Now that a virus has finally stopped us from shaking hands, we have a singular opportunity to eliminate this custom once and for all.
There’s a much better way to greet one another — and no, it’s not the fist bump, and it’s certainly not the ridiculous elbow tap, either.
A gesture exists that works for all brains in all cultures: the “no-fear greeting,” as it’s known to yogis, an example of what the anthropologist David Givens calls the “palm-show cue.” All you need to do is bend your right forearm along your side and display your open palm.
Exposing an open palm, as when we’re waving to a friend or stretching out upturned hands to ask for help, is a universally recognized sign of nonaggression.
Let me reassure those who want to resume shaking hands after the pandemic that we shouldn’t casually abandon a cultural tradition by banishing all handshakes. The gesture has an undoubtedly long and illustrious tradition, not as a greeting, but as displaying a serious commitment.
The ancient Greeks even gave it a name, dexiosis, “the joining together of the right hands.” They featured it on coins and in statues celebrating political and military alliances. So did the ancient Romans; leaders ever since have been shaking hands to seal treaties and other deals.
But along the way, the handshake was also used as a greeting, perhaps because an extended right hand demonstrated that you weren’t holding a weapon. Presumably, people figured that the danger of getting germs from a stranger was less than the danger of being stabbed.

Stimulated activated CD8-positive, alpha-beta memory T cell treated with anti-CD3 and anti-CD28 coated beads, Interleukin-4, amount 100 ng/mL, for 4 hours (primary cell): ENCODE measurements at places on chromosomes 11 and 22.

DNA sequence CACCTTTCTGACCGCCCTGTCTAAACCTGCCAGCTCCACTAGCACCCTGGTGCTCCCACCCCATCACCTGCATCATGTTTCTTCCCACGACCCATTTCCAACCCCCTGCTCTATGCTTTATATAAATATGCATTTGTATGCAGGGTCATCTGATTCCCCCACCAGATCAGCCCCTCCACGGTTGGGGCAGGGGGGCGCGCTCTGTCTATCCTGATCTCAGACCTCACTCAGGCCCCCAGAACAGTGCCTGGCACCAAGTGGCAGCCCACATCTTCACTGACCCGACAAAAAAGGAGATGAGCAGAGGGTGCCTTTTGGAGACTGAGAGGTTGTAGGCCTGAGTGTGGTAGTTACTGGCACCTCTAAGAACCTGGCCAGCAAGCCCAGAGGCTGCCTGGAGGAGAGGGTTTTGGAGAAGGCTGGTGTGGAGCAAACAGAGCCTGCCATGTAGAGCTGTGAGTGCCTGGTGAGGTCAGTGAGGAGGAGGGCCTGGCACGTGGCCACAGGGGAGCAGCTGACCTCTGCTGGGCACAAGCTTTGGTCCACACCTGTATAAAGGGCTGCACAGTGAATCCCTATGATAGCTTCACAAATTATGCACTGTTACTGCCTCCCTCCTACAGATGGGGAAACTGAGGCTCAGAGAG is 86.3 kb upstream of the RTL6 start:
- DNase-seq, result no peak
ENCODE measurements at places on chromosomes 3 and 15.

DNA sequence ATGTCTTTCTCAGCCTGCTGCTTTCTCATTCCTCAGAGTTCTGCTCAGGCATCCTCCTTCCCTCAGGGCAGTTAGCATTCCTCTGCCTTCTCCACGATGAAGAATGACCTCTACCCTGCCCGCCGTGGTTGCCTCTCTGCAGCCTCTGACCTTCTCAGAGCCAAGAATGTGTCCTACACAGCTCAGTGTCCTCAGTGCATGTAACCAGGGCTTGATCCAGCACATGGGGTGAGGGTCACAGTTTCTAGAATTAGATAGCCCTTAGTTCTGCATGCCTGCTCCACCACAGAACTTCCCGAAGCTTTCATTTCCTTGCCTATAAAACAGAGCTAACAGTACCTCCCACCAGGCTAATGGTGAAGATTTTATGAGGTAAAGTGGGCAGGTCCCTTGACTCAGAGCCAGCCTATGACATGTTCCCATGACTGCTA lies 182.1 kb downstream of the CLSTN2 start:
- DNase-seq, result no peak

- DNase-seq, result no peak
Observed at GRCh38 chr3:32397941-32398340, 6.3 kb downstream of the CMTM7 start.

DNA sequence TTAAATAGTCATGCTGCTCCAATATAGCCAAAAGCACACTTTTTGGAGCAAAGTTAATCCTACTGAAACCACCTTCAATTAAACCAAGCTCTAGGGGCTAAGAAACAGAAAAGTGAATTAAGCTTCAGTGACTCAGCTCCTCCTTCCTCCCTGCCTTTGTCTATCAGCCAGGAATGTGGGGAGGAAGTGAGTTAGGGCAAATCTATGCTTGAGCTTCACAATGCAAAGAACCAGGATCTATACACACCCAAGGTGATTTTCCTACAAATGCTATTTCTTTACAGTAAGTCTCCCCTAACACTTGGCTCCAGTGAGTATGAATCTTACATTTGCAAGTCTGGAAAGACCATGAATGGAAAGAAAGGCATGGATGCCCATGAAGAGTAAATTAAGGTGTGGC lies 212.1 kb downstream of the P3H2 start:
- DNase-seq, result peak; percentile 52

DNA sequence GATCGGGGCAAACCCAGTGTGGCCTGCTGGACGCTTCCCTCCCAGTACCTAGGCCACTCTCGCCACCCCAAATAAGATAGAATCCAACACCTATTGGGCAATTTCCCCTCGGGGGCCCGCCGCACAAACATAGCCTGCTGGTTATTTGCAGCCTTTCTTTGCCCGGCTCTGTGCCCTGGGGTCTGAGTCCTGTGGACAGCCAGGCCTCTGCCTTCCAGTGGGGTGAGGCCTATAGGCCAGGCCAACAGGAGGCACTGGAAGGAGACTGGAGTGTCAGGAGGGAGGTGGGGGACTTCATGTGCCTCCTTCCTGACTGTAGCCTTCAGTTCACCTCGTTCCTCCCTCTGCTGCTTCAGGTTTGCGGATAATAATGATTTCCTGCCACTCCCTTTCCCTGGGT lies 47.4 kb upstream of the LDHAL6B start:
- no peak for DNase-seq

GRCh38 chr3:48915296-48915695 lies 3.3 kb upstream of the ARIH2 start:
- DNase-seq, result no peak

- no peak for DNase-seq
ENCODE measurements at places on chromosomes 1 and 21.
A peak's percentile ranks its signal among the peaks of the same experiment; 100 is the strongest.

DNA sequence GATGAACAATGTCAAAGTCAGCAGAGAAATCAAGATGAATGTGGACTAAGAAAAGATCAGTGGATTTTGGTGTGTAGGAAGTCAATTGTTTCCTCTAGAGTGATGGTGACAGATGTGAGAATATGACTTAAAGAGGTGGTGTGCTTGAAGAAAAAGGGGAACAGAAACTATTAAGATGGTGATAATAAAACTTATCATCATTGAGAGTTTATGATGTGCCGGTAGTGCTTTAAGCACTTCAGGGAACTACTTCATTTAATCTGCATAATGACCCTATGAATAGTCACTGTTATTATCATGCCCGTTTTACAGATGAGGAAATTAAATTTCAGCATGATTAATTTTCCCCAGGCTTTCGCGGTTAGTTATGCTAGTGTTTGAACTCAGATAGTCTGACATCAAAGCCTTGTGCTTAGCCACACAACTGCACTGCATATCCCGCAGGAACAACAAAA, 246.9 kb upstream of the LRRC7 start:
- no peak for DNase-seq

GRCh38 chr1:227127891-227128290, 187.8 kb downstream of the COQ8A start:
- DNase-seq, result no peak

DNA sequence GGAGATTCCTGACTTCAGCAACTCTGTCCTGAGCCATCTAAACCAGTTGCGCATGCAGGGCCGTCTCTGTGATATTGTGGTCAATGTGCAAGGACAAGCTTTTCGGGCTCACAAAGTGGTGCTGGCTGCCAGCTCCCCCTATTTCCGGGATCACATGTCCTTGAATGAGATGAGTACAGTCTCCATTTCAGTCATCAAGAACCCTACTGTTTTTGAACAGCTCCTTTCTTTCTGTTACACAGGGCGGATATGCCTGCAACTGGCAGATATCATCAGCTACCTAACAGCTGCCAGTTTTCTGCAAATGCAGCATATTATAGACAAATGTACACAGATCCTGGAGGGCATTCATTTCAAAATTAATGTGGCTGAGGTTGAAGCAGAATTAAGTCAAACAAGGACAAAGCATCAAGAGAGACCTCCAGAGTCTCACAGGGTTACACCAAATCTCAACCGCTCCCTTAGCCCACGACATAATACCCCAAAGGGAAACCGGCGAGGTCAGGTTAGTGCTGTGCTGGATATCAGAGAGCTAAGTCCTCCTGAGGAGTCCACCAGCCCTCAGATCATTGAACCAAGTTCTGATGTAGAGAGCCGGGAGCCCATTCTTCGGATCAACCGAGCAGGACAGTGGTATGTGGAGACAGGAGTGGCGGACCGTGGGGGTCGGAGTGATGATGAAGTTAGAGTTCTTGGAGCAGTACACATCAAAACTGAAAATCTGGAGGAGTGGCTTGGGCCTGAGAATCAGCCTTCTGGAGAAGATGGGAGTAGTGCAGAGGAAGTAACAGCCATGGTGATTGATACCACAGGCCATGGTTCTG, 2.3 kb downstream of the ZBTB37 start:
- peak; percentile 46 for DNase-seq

Still, the handshake’s debasement to a mere greeting didn’t become widespread until the past few centuries. Some of the blame goes to 17th seventeenth-century English Quakers, who adopted the handshake as an egalitarian alternative to the bows and curtsies denoting one person’s inferior social status. As the custom gradually became popular in England and the rest of Europe, there were new rules and anxieties. A man would shake with another man of the same social class, for example, but if he met a woman, only she could initiate the handshake — and then only if she deemed him fit for the honor. Exactly how to shake hands became a complex subject for Victorian arbiters of manners, and the angst has never gone away. Who shakes with whom? How firm should the grip be? How long should it be held?
The fatal faux pas are revealed in web listicles like the “Seven Super Revealing Things Your Handshake Says About You” and the “Top 10 Bad Handshakes,” which include the Wet Shake, the Lingerer, the Bone Crusher (especially painful for people with arthritis and women with large rings), the Lobster Claw (using your thumb to pinch their fingers), and, of course, the Limp Noodle.
The current edition of Emily Post’s “Etiquette” offers a four-step guide to shaking hands, including the advice to “use about as much pressure as it takes to open a refrigerator door,” whatever that means.
Why go through all this trouble with someone at a cocktail party who you’ll never see again? Why risk inadvertently sending the wrong message — or picking up the wrong pathogen?
Displaying an open palm is the simplest, safest and surest way to say hello now and after the pandemic ends — a greeting that crosses cultural boundaries, reduces social anxiety, and leaves everyone healthy.
Save the handshake for when you have a deal to seal, a friendship to pledge or a joint accomplishment to celebrate. Then, once again, it will mean something, and by then you’ll know the person well enough to stop worrying whether if you’re doing it exactly just right.
John Tierney is a contributing editor to City Journal and author of the new book “The Power of Bad: How the Negativity Effect Rules Us and How We Can Rule It,” published by Penguin Press. This piece was adapted from City Journal.
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